Image_3_Case Report: A Case Report and Literature Review of 3p Deletion Syndrome.JPEG
Objective: The aim of the present study is to explore the clinical and genetic characteristics of 3p deletion syndrome to improve clinicians' understanding of the disease.
Methods: The clinical manifestations, process of diagnosis and treatment, and genetic characteristics of an individual case of 3p deletion syndrome were analyzed. CNKI, Wanfang Data, and the Biomedical Literature Database (PubMed) were searched. The search time limit, using “3p deletion syndrome” and “BRPF1” as keywords, was from the creation of the database up to June 2020. Related data were reviewed.
Results: The proband was a male child with general developmental and intellectual disabilities, special facial features and congenital heart disease. The child was the parents' first pregnancy and first born. Gene microarray analysis showed a 10.095 Mb deletion in the 3p26.3-p25.3 region, resulting in a heterozygous mutation of the BRPF1 gene; thus, the patient was diagnosed with 3p deletion syndrome. At the time of diagnosis, the child was 1 year of age and was responding to comprehensive rehabilitation training. A total of 29 well-documented cases were found in the literature, of which 19 cases had an onset within 1 year of birth, and mainly manifested with mental and motor development disabilities and abnormal facial features, with different gene deletions, depending on the size and location of the 3p deletion.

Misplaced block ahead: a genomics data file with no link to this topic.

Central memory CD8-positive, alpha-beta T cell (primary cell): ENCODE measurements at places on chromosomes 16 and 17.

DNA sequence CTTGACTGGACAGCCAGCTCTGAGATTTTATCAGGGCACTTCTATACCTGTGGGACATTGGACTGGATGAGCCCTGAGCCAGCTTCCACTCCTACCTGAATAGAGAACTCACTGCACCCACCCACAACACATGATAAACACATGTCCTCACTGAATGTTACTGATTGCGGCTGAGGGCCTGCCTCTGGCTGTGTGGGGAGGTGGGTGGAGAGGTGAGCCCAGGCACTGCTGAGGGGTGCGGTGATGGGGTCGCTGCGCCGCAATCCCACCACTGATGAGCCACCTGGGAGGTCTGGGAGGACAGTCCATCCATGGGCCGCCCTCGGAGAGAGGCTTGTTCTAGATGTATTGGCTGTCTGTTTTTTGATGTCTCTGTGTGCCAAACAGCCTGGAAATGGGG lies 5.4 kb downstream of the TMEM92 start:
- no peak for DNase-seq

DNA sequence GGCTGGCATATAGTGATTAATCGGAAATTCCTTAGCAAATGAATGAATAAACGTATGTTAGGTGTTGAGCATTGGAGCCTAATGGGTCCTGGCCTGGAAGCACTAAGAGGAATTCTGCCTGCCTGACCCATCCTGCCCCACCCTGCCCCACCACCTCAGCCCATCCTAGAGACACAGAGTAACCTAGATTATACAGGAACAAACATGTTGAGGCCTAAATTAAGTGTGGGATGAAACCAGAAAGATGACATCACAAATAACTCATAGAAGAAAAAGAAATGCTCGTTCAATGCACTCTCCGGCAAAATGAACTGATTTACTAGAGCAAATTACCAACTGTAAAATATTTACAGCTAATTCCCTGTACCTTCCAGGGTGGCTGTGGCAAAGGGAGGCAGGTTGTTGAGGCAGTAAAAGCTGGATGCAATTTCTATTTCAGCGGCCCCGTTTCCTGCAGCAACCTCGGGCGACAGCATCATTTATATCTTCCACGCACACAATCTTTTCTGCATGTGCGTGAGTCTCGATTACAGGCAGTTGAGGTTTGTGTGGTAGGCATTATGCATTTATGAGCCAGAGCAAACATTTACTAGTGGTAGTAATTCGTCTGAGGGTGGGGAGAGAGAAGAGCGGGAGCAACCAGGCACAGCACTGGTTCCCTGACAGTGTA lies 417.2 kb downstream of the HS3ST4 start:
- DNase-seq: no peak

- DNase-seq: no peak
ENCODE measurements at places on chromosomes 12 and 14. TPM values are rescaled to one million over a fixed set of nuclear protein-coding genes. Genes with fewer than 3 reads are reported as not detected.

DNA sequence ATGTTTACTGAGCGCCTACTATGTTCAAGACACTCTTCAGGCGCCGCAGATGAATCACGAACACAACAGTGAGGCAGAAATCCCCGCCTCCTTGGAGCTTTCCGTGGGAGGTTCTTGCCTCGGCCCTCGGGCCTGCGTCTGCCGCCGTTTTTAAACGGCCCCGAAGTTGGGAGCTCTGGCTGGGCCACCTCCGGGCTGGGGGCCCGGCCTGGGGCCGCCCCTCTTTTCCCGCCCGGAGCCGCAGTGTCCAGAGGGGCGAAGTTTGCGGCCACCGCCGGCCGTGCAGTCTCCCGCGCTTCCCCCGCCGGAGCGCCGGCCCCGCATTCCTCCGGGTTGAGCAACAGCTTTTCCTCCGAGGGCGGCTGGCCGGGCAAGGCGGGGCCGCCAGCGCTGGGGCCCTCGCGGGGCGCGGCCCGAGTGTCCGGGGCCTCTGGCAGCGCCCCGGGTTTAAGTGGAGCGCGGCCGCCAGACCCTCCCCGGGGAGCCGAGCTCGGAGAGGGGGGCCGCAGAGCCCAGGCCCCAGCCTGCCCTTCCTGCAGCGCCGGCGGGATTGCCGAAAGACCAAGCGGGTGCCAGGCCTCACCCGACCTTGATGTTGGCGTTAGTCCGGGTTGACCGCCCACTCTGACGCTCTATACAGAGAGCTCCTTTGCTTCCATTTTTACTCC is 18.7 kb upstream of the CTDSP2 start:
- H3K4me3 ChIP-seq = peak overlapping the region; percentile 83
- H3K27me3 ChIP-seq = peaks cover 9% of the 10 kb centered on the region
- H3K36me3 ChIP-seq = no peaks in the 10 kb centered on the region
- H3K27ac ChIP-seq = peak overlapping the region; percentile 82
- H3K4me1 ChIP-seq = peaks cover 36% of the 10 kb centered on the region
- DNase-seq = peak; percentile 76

Conclusion: The genetic test results of the child in this study indicated a heterozygous deletion of the BRPF1 gene on the short arm of chromosome 3, which was a unique feature of this study, since it was rarely mentioned in other reports of 3p deletion syndrome. The clinical phenotype of this syndrome is complex as it can include intellectual and motor development backwardness, low muscle tone, certain abnormal facial features (low hairline, bilateral ptosis, widely spaced eyes, a forward nose, left ear auricle deformity, a high-arched palate, a small jaw), and the deformation of systems such as the gastrointestinal tract and the urinary tract malformation or symptoms of epilepsy. As clinical manifestations can be relatively mild, the syndrome is easy to miss or misdiagnose. Clinical workers need to be aware of this disease when they find that children have special features, such as stunted growth, low muscle tone or ptosis, and it needs to be diagnosed through genetic testing. Most children are able to develop certain social skills after rehabilitation treatment.